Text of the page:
Malasadas can be enjoyed in their original form, generously coated in granulated sugar, but they also come with a variety of fillings and toppings. Some common fillings include custard, chocolate, coconut cream, and fruit jams. The combination of the crispy exterior and the sweet, soft interior, along with the possibility of various fillings, makes malasadas an irresistible and versatile indulgence that embodies Hawaii's cultural diversity and its love for indulgent treats.

Huli Huli Chicken

Huli Huli Chicken is a mouthwatering Hawaiian dish that's known for its distinctive and flavorful preparation. The name "huli huli" is derived from the Hawaiian word "huli," meaning to turn over, which is a key step in the cooking process. This dish has a fascinating history, originating in the mid-20th century when Ernest Morgado popularized it as a fundraiser for a local rotary club.

The preparation of Huli Huli Chicken involves marinating the chicken in a delicious blend of ingredients such as soy sauce, brown sugar, ginger, garlic, and sometimes pineapple juice. This marinade imparts a rich umami flavor and caramelizes beautifully as the chicken cooks. The chicken is then grilled over an open flame or on a rotisserie, with constant turning to ensure even cooking and to create a crispy and charred exterior.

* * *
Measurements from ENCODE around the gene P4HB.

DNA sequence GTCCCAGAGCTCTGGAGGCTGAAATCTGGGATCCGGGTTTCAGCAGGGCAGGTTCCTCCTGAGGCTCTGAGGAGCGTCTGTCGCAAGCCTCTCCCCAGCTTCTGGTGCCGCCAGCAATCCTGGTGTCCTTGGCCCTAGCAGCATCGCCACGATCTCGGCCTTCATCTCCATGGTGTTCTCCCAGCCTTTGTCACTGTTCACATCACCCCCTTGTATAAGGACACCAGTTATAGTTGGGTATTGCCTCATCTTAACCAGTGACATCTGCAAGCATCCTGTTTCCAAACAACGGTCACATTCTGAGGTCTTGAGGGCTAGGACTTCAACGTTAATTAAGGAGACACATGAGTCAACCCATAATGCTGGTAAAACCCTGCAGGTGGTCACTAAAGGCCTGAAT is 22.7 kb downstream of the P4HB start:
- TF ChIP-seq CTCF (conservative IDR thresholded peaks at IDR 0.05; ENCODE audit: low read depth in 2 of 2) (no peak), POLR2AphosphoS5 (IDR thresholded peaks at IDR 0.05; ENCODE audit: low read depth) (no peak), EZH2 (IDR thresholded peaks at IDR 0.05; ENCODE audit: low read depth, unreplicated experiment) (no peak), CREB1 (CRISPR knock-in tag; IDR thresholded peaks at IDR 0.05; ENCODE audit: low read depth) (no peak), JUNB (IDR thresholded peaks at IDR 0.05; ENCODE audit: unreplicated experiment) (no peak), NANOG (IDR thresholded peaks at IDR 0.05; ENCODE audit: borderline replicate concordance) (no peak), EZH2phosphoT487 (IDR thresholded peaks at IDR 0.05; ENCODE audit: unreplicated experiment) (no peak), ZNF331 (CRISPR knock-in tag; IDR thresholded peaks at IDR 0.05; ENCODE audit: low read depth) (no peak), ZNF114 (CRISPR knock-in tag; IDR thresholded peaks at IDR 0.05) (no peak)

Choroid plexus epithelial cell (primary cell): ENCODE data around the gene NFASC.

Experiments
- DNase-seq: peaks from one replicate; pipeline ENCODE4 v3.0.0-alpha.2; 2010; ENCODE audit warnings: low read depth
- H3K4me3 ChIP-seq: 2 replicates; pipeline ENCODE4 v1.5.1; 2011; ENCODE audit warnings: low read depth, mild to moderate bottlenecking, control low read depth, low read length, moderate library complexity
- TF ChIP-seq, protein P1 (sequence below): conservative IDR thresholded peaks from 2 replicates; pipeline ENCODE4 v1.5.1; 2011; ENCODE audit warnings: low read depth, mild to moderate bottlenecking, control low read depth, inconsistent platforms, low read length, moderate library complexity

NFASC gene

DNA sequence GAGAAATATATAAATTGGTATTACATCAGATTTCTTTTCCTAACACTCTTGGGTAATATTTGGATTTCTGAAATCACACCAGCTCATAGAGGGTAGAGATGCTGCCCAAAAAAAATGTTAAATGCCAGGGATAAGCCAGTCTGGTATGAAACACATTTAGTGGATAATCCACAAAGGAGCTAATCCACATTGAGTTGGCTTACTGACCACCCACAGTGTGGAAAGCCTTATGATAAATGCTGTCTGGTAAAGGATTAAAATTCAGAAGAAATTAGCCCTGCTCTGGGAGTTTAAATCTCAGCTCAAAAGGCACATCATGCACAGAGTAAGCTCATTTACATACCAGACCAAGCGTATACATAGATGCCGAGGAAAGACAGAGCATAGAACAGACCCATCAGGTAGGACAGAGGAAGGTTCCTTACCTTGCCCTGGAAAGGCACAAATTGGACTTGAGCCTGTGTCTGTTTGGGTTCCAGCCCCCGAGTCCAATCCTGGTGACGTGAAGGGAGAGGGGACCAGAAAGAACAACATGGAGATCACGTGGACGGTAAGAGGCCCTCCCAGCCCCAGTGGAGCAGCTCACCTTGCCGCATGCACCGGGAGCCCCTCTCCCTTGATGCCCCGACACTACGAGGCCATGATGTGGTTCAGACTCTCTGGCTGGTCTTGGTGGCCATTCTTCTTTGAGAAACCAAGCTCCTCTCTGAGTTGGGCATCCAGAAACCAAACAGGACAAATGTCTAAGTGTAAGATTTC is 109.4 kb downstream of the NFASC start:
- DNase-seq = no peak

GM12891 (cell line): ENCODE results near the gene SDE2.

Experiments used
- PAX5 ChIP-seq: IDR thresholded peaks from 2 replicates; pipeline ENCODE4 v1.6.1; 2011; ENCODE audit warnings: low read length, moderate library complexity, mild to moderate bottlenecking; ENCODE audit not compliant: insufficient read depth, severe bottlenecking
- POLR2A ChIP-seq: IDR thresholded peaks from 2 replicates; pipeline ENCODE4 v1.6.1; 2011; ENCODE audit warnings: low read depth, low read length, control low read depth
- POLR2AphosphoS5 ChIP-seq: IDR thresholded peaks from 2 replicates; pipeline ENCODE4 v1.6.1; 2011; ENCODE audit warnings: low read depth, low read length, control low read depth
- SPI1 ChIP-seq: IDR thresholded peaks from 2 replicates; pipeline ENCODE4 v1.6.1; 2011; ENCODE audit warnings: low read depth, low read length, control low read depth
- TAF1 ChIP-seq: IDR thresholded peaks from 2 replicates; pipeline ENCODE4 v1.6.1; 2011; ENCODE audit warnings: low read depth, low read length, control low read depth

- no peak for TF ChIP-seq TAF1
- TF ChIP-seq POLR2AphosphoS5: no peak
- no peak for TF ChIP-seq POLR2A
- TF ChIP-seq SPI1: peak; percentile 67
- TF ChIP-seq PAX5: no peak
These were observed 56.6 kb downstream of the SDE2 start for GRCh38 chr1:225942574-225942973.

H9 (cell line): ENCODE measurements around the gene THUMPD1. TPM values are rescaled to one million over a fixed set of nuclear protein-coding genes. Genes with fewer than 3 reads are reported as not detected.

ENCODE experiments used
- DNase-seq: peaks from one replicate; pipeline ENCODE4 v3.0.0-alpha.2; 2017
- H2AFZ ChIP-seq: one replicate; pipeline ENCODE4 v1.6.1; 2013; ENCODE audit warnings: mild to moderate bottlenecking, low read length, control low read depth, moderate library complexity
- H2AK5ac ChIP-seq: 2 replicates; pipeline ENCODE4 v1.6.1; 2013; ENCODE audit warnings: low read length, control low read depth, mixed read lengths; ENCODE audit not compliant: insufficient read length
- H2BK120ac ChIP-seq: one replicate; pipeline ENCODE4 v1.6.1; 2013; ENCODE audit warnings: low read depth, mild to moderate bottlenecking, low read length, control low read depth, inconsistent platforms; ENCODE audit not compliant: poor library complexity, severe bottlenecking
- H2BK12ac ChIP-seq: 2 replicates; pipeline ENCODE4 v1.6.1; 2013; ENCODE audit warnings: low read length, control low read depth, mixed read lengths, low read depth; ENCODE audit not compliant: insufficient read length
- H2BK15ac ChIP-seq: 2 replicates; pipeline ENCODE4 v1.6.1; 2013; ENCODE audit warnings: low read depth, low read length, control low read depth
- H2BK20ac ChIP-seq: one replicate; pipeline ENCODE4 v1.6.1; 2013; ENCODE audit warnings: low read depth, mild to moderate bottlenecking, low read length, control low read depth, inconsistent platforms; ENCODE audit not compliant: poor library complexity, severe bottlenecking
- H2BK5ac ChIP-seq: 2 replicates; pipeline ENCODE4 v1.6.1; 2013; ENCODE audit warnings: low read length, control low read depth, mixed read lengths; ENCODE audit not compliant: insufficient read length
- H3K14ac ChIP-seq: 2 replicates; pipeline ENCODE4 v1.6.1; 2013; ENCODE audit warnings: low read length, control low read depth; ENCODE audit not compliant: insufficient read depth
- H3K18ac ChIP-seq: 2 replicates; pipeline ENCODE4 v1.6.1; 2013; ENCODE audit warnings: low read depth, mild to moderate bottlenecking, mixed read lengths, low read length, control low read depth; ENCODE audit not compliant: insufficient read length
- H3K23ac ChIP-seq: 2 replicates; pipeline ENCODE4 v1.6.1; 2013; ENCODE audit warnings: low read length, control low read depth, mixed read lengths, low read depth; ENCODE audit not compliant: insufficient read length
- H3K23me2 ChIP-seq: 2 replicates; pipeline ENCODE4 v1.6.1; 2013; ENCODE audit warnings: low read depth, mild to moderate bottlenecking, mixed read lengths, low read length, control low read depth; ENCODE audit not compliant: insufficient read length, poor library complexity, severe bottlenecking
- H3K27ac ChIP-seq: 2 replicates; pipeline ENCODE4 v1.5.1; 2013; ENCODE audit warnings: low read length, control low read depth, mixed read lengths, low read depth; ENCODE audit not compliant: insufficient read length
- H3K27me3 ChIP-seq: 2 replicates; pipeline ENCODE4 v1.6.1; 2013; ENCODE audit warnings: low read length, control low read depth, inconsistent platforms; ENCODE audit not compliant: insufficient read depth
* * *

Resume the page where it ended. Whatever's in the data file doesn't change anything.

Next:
The result is tender and juicy chicken with a delectable combination of sweet, savory, and smoky notes. The dish has become synonymous with Hawaiian gatherings and outdoor events, where the aroma of grilling chicken and the communal spirit it represents bring people together. Huli Huli Chicken embodies the essence of Hawaiian cuisine by celebrating both the flavors of the islands and the spirit of sharing delicious food with family and friends.

Shave Ice